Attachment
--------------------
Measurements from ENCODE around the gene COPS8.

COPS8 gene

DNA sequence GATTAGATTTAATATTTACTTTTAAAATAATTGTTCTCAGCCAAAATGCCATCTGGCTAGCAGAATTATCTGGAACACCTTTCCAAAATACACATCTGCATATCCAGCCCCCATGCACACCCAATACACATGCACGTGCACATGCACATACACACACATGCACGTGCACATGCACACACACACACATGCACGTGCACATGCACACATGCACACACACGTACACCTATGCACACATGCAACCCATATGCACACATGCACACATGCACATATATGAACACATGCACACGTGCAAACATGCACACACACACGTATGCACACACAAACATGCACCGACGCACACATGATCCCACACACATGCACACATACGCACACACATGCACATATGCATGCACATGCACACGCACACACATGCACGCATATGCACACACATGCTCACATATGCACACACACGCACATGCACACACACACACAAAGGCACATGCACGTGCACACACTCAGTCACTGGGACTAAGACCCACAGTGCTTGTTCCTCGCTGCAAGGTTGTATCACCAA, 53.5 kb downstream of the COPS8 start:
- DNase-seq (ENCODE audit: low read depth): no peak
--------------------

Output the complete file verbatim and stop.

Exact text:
Measurements from ENCODE around the gene COPS8.

COPS8 gene

DNA sequence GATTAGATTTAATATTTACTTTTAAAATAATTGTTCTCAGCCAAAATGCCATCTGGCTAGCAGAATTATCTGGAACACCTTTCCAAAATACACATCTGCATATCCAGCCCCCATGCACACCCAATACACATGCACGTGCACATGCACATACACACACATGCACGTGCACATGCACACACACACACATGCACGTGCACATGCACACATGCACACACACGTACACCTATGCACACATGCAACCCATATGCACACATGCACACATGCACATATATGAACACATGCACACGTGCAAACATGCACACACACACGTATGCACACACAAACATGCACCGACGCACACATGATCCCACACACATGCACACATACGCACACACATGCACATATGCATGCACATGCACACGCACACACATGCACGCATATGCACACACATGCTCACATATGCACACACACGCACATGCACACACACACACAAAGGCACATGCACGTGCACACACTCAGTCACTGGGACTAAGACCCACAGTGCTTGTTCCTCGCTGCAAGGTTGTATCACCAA, 53.5 kb downstream of the COPS8 start:
- DNase-seq (ENCODE audit: low read depth): no peak